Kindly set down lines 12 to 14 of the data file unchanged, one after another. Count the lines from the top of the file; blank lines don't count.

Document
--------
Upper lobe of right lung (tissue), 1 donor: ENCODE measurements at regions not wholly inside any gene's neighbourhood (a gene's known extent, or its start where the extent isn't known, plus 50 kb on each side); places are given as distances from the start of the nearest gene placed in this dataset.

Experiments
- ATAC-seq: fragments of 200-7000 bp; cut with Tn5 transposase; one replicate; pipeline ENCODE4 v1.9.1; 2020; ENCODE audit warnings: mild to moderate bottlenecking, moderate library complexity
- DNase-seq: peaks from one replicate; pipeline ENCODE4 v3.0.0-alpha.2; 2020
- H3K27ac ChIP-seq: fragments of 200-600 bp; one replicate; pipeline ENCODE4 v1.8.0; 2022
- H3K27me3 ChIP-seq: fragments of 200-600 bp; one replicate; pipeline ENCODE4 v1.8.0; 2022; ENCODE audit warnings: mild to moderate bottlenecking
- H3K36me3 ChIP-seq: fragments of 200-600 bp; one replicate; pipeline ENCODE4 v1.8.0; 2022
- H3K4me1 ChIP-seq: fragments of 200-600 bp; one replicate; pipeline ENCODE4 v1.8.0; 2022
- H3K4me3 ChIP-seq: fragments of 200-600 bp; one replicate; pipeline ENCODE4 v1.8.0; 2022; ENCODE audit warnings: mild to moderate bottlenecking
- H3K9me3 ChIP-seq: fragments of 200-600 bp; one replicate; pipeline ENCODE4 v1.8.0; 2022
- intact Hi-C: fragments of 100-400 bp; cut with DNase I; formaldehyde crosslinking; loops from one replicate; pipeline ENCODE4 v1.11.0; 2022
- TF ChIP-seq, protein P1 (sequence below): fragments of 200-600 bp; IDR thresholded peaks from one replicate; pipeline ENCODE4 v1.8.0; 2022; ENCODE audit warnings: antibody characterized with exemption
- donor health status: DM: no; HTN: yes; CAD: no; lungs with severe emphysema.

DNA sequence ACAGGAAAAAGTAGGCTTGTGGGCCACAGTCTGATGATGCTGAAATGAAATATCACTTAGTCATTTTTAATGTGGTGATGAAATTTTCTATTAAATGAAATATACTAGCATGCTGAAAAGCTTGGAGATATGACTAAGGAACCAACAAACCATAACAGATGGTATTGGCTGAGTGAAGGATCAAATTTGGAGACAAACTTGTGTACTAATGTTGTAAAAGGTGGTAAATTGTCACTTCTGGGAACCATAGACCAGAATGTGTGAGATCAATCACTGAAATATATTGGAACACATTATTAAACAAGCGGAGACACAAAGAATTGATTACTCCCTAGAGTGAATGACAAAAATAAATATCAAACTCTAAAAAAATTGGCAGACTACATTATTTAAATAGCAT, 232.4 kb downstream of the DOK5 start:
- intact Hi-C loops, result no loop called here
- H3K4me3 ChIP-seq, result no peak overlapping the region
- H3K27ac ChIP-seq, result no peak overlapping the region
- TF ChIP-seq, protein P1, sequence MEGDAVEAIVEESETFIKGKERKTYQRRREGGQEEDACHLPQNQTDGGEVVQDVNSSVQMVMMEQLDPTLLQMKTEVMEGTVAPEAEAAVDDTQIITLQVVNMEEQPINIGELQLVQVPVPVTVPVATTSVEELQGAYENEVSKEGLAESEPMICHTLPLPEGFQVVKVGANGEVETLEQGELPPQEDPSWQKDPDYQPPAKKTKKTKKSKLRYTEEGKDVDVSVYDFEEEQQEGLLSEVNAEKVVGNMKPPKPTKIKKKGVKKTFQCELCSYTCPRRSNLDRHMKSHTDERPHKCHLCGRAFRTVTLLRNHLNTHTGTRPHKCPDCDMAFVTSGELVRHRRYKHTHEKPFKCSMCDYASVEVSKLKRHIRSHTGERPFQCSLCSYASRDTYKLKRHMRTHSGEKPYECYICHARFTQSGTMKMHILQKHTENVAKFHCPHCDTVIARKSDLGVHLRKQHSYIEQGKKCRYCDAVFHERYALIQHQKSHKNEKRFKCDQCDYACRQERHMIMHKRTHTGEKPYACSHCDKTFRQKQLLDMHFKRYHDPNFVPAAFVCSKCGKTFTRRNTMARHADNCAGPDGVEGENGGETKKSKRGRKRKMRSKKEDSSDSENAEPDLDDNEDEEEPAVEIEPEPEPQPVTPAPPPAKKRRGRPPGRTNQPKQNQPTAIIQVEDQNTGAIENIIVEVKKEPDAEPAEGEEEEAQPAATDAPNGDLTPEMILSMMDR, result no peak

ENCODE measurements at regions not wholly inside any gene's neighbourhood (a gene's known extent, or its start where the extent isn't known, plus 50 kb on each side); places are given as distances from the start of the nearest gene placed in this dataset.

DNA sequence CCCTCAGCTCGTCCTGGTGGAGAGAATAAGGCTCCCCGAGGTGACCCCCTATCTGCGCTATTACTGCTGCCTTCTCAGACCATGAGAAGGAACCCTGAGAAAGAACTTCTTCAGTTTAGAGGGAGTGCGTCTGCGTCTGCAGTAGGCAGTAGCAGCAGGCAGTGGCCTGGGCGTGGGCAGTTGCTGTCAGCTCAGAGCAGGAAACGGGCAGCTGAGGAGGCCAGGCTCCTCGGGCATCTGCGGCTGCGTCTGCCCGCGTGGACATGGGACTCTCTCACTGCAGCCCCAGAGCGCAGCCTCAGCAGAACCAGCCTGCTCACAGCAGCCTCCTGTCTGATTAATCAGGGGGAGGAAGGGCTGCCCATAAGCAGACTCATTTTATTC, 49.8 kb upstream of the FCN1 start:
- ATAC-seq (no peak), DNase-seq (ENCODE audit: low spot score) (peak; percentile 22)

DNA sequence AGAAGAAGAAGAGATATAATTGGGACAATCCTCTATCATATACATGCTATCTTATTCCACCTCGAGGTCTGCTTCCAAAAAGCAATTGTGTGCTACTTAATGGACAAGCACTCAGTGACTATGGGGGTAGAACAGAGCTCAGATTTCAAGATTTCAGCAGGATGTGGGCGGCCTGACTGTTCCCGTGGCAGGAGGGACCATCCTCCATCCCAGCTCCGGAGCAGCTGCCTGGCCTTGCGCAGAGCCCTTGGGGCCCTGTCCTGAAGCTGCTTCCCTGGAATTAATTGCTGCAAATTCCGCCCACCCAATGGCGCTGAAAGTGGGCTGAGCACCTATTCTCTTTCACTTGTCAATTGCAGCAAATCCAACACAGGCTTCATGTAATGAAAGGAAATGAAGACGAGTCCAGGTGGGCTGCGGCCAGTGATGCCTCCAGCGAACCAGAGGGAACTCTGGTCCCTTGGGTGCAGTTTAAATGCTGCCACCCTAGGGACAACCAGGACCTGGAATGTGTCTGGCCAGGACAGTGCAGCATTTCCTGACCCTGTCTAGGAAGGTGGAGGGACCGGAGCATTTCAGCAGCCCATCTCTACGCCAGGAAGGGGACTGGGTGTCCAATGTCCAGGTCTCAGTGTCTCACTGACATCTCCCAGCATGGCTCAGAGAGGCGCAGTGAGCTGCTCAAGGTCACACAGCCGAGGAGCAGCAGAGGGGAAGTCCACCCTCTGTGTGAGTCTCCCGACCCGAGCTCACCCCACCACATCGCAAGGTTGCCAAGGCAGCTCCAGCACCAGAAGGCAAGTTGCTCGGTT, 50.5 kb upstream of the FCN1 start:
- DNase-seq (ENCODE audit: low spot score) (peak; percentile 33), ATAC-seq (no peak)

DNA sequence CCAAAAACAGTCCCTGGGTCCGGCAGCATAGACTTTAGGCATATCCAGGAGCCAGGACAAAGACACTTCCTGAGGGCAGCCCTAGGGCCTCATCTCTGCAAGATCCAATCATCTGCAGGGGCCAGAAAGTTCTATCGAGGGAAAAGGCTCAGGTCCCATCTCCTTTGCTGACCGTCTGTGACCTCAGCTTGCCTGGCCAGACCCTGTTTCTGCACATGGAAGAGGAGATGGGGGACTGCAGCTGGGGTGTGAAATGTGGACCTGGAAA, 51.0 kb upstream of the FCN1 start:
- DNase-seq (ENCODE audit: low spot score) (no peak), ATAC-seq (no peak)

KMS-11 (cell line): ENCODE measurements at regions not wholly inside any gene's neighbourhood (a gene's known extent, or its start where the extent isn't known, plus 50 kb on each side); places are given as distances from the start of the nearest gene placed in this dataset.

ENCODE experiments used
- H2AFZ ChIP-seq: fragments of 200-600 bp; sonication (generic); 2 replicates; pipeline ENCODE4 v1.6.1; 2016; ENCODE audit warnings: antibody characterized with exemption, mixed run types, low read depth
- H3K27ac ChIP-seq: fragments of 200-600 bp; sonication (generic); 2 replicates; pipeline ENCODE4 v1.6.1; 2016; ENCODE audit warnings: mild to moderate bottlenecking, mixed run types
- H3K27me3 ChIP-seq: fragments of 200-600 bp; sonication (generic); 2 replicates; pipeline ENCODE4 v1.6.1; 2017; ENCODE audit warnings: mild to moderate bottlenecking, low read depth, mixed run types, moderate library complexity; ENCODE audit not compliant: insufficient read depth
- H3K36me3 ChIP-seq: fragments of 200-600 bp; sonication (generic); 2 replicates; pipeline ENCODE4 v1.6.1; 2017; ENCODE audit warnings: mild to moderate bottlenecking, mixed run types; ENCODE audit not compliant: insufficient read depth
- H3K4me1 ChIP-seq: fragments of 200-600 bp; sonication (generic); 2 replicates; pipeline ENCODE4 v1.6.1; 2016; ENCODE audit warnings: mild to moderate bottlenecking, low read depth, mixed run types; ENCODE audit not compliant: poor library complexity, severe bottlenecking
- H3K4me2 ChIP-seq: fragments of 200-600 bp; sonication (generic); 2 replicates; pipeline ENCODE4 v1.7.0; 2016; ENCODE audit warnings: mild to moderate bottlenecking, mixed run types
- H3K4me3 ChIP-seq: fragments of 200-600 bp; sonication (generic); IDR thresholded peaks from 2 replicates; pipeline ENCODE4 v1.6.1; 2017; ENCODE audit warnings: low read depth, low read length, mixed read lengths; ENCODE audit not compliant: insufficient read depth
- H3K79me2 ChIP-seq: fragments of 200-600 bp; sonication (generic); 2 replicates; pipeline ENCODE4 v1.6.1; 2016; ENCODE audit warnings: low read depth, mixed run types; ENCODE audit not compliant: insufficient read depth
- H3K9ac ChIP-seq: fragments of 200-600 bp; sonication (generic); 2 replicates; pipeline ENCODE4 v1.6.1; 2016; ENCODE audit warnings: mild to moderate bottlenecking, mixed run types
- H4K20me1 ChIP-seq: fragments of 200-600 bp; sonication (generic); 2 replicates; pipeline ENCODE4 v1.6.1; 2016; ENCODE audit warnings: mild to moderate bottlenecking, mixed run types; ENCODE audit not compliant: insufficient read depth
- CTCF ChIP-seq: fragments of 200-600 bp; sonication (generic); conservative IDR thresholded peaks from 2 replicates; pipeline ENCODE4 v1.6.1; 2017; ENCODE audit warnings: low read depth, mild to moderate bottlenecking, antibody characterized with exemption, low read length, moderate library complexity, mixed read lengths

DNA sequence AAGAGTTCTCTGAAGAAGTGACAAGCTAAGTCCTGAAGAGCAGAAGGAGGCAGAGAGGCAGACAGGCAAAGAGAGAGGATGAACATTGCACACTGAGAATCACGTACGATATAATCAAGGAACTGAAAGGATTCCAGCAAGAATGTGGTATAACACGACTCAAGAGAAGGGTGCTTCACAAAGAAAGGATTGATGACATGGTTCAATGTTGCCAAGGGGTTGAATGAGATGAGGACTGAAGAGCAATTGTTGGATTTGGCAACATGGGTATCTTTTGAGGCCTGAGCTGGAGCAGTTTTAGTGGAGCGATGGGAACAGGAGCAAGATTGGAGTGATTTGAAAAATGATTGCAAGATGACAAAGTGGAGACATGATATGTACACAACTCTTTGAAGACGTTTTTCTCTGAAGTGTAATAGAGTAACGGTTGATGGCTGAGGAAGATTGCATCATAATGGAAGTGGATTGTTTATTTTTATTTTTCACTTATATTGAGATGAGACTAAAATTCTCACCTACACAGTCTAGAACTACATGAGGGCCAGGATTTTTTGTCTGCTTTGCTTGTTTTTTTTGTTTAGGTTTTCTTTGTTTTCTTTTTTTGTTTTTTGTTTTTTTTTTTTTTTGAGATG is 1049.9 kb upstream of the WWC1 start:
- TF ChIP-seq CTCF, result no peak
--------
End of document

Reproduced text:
- TF ChIP-seq, protein P1 (sequence below): fragments of 200-600 bp; IDR thresholded peaks from one replicate; pipeline ENCODE4 v1.8.0; 2022; ENCODE audit warnings: antibody characterized with exemption
- donor health status: DM: no; HTN: yes; CAD: no; lungs with severe emphysema.

DNA sequence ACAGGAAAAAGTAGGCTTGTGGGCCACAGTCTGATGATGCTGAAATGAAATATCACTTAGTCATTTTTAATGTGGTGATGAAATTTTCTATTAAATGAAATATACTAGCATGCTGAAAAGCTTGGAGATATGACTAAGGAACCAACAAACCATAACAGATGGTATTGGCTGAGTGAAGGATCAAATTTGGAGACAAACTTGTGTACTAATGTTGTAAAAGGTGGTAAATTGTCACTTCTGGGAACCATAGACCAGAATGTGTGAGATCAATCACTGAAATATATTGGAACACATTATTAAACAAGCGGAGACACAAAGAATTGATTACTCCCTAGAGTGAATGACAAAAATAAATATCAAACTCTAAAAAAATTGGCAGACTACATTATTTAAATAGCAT, 232.4 kb downstream of the DOK5 start: